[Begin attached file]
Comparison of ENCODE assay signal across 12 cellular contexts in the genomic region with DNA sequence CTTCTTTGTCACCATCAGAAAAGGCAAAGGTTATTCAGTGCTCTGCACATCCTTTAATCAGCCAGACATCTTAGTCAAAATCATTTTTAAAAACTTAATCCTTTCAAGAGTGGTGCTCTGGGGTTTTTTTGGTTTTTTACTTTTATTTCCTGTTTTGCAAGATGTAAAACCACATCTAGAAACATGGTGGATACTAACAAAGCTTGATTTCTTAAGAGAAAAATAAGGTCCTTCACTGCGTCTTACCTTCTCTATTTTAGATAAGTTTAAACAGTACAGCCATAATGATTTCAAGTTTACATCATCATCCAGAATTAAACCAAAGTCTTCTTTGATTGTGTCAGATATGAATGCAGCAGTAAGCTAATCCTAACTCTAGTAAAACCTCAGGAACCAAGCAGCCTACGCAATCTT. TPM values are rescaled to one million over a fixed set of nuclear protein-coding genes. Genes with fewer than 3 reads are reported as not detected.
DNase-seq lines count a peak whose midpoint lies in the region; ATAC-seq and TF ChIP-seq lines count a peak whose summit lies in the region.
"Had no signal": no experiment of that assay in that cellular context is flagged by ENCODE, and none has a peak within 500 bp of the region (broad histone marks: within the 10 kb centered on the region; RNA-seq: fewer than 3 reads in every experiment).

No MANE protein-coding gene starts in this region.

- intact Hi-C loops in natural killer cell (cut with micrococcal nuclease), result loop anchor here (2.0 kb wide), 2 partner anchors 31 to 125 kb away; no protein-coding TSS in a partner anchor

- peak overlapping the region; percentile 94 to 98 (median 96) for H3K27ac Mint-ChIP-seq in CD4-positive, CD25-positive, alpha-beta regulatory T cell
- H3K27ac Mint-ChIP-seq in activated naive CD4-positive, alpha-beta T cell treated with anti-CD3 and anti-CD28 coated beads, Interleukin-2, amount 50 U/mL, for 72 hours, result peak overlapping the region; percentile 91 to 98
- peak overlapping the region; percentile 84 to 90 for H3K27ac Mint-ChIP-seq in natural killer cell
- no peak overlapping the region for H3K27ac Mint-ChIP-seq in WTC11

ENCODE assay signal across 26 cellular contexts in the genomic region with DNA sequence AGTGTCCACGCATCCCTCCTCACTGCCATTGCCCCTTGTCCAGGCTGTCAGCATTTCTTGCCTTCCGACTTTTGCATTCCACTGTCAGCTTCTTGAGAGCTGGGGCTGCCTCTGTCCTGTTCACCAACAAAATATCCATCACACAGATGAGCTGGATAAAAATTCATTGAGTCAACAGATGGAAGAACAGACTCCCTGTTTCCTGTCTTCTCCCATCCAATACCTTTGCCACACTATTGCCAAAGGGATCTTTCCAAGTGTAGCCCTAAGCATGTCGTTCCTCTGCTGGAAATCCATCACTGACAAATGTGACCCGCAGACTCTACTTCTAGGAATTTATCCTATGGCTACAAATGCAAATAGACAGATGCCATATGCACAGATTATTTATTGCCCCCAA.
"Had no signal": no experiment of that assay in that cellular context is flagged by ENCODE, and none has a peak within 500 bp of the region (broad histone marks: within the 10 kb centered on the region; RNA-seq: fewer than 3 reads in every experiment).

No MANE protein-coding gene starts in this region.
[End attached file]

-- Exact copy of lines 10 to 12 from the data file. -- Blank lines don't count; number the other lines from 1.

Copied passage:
ENCODE assay signal across 26 cellular contexts in the genomic region with DNA sequence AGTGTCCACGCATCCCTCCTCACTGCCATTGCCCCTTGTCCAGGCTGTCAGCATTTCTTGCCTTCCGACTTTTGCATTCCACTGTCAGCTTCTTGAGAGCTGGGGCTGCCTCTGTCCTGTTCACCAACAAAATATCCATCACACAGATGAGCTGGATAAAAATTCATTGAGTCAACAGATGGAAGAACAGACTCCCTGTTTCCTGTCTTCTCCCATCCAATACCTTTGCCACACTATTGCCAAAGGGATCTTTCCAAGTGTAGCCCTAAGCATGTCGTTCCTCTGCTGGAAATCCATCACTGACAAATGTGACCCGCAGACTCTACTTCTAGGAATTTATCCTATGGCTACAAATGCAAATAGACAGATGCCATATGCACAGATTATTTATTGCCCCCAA.
"Had no signal": no experiment of that assay in that cellular context is flagged by ENCODE, and none has a peak within 500 bp of the region (broad histone marks: within the 10 kb centered on the region; RNA-seq: fewer than 3 reads in every experiment).

No MANE protein-coding gene starts in this region.